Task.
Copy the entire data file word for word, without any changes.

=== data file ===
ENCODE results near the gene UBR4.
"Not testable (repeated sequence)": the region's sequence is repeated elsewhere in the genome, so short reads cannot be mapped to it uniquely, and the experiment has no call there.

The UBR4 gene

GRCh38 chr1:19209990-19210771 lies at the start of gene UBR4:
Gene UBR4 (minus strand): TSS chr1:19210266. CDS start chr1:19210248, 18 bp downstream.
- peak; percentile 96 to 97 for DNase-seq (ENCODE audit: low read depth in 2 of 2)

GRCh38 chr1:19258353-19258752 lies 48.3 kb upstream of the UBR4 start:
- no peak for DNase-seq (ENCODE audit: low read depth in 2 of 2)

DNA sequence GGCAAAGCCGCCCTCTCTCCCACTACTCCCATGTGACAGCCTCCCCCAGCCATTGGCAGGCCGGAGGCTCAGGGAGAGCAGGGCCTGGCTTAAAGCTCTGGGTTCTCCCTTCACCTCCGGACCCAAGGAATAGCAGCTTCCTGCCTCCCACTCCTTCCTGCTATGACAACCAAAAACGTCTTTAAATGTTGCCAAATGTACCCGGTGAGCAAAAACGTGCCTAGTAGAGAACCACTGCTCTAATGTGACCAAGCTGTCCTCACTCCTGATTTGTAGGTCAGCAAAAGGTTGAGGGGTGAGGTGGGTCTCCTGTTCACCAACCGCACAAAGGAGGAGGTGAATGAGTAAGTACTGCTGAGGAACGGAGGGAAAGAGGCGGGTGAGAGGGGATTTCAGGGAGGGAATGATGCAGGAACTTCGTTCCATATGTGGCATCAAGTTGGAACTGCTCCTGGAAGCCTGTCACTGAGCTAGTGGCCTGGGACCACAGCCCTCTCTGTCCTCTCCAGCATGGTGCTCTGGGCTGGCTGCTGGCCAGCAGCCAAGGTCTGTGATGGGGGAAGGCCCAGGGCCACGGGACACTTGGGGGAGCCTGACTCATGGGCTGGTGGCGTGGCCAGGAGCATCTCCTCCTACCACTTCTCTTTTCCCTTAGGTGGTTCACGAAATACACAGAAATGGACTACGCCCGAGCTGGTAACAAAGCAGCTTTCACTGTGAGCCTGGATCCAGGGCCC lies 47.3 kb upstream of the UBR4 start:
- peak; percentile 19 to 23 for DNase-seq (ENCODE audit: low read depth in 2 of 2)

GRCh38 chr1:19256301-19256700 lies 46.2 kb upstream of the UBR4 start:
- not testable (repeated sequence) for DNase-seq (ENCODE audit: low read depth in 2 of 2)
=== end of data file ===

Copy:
ENCODE results near the gene UBR4.
"Not testable (repeated sequence)": the region's sequence is repeated elsewhere in the genome, so short reads cannot be mapped to it uniquely, and the experiment has no call there.

The UBR4 gene

GRCh38 chr1:19209990-19210771 lies at the start of gene UBR4:
Gene UBR4 (minus strand): TSS chr1:19210266. CDS start chr1:19210248, 18 bp downstream.
- peak; percentile 96 to 97 for DNase-seq (ENCODE audit: low read depth in 2 of 2)

GRCh38 chr1:19258353-19258752 lies 48.3 kb upstream of the UBR4 start:
- no peak for DNase-seq (ENCODE audit: low read depth in 2 of 2)

DNA sequence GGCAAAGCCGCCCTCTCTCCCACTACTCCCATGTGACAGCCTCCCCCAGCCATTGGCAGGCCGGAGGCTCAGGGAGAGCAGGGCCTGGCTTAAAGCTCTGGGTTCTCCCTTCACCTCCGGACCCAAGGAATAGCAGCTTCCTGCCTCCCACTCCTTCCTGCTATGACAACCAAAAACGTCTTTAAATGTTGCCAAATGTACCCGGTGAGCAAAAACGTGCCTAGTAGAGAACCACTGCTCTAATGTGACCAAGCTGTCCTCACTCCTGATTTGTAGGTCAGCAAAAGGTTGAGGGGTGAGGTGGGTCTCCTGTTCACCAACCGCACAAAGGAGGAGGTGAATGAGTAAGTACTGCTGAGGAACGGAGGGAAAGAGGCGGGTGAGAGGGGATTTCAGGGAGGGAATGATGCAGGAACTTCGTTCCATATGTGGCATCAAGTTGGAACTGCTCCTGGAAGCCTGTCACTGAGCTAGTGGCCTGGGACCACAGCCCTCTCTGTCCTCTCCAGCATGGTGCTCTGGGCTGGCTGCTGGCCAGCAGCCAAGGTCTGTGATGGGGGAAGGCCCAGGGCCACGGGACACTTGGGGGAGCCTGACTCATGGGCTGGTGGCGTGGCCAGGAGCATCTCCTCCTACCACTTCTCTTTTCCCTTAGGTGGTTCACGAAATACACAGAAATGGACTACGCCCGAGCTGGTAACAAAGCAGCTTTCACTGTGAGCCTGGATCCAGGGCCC lies 47.3 kb upstream of the UBR4 start:
- peak; percentile 19 to 23 for DNase-seq (ENCODE audit: low read depth in 2 of 2)

GRCh38 chr1:19256301-19256700 lies 46.2 kb upstream of the UBR4 start:
- not testable (repeated sequence) for DNase-seq (ENCODE audit: low read depth in 2 of 2)